The Prime Minister and the Opposition

The AKP marked the first occasion that a religiously conservative party had achieved power alone; although after 1973, parties of its lineage had participated in coalitions. In the 2002 elections, the AKP, a few months after its founding, won an impressive parliamentary majority. It chose, however, to pursue a conciliatory line toward the opposition, aware of the deep concerns that the urban middle and upper classes that the AKP would strive to impose religion on society. It opted for a similar approach after the elections of 2007 which handed the AKP another electoral victory. There were occasional debates where the opposition charged that on some social and educational measures the country was moving away from secularism, but they were not unlike debates on similar questions in other democratic societies.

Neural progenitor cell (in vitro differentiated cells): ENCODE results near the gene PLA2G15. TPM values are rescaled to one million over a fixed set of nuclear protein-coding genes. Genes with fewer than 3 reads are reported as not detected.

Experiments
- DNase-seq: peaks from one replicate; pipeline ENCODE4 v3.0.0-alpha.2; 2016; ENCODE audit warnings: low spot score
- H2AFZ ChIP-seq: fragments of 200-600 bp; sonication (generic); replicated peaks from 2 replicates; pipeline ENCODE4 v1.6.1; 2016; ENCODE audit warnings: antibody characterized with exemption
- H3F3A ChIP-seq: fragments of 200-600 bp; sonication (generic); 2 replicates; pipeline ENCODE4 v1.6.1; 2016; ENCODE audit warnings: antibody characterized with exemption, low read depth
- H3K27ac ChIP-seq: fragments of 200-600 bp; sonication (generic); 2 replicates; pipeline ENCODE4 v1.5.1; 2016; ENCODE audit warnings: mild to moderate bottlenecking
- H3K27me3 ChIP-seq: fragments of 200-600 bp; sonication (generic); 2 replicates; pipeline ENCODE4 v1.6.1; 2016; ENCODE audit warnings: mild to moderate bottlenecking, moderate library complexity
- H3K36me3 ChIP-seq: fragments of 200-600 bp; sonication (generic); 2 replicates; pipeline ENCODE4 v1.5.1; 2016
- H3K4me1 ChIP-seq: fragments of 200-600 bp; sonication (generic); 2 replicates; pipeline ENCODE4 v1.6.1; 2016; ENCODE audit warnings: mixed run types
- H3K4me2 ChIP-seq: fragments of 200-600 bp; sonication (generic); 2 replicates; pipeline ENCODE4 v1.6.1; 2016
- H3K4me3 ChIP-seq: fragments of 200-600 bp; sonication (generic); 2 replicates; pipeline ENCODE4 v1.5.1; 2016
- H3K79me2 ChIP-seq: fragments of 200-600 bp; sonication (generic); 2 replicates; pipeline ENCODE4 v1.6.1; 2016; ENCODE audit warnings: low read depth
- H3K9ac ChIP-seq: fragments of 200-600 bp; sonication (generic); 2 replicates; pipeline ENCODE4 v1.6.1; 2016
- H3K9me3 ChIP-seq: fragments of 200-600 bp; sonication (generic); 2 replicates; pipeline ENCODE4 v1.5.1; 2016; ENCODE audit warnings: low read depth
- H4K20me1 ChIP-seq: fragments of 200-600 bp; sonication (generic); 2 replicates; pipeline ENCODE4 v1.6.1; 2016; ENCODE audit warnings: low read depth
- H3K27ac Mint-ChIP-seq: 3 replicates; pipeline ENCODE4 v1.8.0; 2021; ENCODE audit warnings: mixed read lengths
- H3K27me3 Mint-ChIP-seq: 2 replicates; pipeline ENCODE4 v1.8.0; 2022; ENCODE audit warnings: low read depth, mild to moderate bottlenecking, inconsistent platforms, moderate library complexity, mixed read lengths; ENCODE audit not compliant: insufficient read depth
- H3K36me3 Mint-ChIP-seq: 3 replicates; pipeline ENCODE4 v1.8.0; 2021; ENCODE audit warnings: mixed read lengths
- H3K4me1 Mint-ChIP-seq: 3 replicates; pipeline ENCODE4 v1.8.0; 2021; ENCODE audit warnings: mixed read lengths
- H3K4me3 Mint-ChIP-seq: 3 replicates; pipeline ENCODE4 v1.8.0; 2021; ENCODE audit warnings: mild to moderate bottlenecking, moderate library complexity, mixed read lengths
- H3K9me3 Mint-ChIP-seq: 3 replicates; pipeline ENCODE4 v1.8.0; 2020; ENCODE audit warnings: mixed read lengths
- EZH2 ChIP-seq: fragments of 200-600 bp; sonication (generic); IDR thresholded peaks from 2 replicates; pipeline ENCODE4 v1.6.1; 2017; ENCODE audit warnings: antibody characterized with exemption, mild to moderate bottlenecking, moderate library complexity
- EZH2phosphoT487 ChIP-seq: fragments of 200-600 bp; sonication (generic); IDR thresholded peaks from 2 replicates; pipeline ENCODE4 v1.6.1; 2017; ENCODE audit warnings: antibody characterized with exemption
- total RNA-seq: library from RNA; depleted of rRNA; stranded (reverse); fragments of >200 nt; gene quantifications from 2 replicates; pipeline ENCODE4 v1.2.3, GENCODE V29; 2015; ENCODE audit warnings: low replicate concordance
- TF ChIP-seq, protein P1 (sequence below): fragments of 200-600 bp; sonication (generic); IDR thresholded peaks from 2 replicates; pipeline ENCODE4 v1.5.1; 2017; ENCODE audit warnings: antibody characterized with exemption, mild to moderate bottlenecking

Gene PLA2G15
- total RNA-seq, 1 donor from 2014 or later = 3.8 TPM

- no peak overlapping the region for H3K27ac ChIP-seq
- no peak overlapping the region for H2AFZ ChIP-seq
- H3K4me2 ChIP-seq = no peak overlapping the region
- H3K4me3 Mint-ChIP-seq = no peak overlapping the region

The inclusionary stance of the Erdogan government changed substantially after the AKP’s third electoral victory in 2011. Now, in three successive elections, the AKP had increased its popular vote. The opposition was in disarray with little chance of electoral improvement in the foreseeable future. Furthermore, months before the elections, the courts had initiated proceedings against the top retired commanders of the Turkish Armed Forces for having plotted a coup. This process soon came to include many active duty generals, admirals and others of lower rank. The process involved considerable negligence of the basics of a due process such as ignoring the rules of admissible evidence and keeping persons under custody without a clear indictment for long periods. However, tackling the military’s political power was viewed with favor domestically and internationally, since it removed the possibility future coups and helped bring the military under civilian control.